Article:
Even more than the Lagunas de Neila on Saturday, the final climb of this five-day Tour of Burgos, El Picón Blanco was considered the forerunner of this first well-organized stage race. The climb to an old, abandoned military base was not only 8.4 km long, but 9.16 percent steep on average. Including small portions that even rise 16 to 18 percent. This col could count as a measure of the condition so early in the resumption of the competition. Ben Hermans accelerated at the foot but was caught up in the second half of the climb.
It was Carapaz who quickly took the lead in the favorites group, but in the end it was Simon Yates (not a candidate final winner after the first day) who put the first real gear at 5.9 km from the top. Then Colombian Rodrigo Contreras moved on, under the approving eye of Yates-controlling Mitchelton-Scott. The final was played with thirteen riders including Ben Hermans (Israel Start-Up Nation) and Lefevere’s tandem: Evenepoel-Almeida. Evenepoel responded with George Bennett at 2.7 km on a drop out by Esteban Chaves which accelerated again 300 meters further. Valverde had already released the role, Carapaz did that too.
Failed coup from Ineos and Bora-hansgrohe
Evenepoel did not get under the market in the stage made difficult by the wind. In the vicinity of Medina de Pomar (50 km from the finish) Ineos – with Carapaz and a limp Sosa – and Bora-hansgrohe with ao leader Grossschartner and Rafal Majka attempted a coup. Just like in the queen stage of the Tour of San Juan, Evenepoel was again surprised by the strong crosswind. He ended up in the second range, but under the impulse of Lampaert and Mörkov and with the help of Alejandro Valverde’s Movistar team, the dire situation was restored after ten kilometers of hunting in the quartet of Ineos and Bora-hansgrohe. Mörkov then took the lead and restored the ranking as Deceuninck – Quick-Step’s road captain.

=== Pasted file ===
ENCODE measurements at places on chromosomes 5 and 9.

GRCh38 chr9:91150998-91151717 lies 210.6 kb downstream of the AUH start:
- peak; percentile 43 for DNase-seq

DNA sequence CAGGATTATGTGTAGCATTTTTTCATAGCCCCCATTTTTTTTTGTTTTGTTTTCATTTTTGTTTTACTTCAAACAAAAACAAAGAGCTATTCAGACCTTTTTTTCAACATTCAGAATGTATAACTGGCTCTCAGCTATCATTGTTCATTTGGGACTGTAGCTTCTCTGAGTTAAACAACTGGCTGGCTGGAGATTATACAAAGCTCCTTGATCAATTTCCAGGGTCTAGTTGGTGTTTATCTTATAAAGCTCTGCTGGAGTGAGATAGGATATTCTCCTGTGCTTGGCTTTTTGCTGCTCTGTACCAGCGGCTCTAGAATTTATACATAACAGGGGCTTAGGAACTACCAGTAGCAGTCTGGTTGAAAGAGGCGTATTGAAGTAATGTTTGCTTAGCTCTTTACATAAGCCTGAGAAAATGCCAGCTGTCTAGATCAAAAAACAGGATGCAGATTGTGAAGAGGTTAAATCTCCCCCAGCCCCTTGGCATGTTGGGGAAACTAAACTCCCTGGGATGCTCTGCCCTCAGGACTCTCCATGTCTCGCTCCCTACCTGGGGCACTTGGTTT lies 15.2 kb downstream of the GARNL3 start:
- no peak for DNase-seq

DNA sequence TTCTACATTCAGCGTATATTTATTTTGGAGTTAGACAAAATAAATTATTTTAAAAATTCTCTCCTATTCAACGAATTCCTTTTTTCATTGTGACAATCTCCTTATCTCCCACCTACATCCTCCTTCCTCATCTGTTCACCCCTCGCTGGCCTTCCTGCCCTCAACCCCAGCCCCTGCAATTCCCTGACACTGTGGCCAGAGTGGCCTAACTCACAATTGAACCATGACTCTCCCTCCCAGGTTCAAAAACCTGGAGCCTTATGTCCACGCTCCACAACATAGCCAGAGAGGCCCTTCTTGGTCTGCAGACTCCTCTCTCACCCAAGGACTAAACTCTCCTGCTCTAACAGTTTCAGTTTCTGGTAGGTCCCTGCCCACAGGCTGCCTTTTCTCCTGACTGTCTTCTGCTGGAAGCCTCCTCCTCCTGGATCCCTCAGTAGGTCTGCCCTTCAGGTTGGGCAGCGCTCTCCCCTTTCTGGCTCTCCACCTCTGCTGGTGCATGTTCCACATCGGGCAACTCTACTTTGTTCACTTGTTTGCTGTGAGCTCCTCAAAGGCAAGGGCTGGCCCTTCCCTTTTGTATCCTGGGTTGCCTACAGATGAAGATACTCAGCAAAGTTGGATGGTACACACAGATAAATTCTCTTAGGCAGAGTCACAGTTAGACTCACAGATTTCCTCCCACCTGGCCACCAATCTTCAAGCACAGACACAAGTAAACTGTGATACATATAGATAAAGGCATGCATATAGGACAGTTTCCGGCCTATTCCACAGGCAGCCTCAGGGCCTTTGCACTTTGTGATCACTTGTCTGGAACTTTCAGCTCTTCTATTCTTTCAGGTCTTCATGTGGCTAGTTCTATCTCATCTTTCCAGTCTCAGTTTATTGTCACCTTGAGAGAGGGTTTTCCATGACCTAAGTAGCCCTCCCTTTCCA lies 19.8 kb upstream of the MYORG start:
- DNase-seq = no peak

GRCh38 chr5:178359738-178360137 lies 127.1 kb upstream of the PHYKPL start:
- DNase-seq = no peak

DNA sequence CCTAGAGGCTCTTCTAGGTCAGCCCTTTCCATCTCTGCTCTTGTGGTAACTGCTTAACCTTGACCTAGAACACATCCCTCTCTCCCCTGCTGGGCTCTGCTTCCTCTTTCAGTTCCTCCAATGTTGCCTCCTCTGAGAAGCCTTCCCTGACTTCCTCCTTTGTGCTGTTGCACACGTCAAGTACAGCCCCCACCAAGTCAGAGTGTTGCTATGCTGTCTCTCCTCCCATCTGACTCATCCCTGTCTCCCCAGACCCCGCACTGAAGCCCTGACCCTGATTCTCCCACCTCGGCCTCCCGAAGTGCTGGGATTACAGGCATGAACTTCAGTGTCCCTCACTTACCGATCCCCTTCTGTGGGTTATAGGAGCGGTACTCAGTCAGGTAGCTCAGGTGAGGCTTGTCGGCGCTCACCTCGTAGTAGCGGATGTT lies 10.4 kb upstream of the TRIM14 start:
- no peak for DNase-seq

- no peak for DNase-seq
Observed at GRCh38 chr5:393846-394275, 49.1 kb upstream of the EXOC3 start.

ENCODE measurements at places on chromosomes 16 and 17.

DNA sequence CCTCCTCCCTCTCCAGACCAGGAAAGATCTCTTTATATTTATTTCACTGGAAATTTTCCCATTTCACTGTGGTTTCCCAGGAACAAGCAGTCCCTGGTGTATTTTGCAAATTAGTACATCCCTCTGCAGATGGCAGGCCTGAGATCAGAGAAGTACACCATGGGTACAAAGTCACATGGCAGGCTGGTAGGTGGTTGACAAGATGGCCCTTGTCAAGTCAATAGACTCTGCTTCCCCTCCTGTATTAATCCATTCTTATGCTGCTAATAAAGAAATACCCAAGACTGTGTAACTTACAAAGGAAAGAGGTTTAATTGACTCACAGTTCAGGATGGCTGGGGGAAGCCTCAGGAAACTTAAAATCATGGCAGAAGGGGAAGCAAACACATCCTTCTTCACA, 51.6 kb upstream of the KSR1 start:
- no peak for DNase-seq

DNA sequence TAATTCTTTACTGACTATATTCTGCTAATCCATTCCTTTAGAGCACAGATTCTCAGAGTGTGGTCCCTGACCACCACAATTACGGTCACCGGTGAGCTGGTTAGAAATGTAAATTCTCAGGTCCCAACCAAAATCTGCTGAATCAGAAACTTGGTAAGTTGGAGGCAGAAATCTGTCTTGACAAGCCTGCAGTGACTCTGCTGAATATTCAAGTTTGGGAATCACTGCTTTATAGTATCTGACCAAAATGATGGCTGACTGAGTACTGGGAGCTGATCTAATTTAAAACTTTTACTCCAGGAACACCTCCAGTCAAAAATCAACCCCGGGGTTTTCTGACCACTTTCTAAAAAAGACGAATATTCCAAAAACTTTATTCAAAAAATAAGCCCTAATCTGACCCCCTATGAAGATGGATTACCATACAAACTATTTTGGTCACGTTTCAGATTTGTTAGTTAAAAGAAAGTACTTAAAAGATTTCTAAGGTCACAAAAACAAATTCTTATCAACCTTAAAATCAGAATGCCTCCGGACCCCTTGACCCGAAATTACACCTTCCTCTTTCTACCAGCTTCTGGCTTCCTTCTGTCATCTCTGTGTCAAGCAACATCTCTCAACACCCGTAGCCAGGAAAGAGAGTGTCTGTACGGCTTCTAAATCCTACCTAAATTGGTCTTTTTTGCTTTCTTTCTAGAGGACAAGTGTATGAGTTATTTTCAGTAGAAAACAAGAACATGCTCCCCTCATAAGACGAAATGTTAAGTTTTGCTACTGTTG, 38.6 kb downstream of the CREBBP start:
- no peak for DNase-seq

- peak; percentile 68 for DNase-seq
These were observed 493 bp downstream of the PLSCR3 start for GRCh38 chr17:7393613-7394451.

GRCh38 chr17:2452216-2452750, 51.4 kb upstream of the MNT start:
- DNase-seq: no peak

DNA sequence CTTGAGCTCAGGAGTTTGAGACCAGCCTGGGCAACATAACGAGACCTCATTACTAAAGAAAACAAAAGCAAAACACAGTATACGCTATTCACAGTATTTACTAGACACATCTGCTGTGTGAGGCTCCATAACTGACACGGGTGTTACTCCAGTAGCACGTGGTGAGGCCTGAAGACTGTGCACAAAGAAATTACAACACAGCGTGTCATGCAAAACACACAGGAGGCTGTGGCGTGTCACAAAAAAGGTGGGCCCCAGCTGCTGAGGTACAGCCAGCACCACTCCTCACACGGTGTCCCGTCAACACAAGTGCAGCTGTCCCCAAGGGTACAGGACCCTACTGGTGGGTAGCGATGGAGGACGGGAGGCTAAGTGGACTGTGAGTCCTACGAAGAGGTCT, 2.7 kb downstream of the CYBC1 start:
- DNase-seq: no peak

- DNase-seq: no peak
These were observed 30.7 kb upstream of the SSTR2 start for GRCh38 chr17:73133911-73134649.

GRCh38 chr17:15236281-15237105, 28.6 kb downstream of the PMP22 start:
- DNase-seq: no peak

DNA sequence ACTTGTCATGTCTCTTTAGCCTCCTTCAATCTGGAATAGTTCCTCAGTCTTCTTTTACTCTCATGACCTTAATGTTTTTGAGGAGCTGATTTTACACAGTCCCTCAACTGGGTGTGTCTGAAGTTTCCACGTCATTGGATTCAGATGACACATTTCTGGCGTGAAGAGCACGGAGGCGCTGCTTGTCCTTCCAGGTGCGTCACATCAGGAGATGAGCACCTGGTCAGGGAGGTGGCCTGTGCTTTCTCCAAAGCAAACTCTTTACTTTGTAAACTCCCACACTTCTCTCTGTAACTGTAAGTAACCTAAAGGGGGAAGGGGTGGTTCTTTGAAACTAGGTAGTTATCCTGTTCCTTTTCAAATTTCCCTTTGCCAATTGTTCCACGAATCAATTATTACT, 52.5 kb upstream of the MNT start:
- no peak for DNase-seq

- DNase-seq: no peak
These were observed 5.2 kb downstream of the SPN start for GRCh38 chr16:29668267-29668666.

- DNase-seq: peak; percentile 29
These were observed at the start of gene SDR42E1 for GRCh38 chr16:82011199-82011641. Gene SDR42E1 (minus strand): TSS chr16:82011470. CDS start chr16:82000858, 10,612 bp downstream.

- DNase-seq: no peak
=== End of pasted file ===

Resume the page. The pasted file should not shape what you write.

A potential winner like David Gaudu (Groupama-FDJ) had to hunt more than 20 kilometers with his team to get back on track. The peloton was really in pieces and chunks under a lashing crosswind. As if it were a picture of Ghent-Wevelgem in Flanders Fields.
The first half of the third stage was colored by a flight of nine adventurers, including Jetse Bol (Burgos-BH) and Edward Theuns (Trek-Segafredo). After sixty kilometers the lead was just under ten minutes, but except Roger Adriá (Kern Pharma) their role was finished once we got into the hills and mountains. The Spanish neoprof of 22 started the last ten kilometers with a lead of 3’45 ”, but that was not enough for the ex-footballer and the university-trained marketer. He was two kilometers short.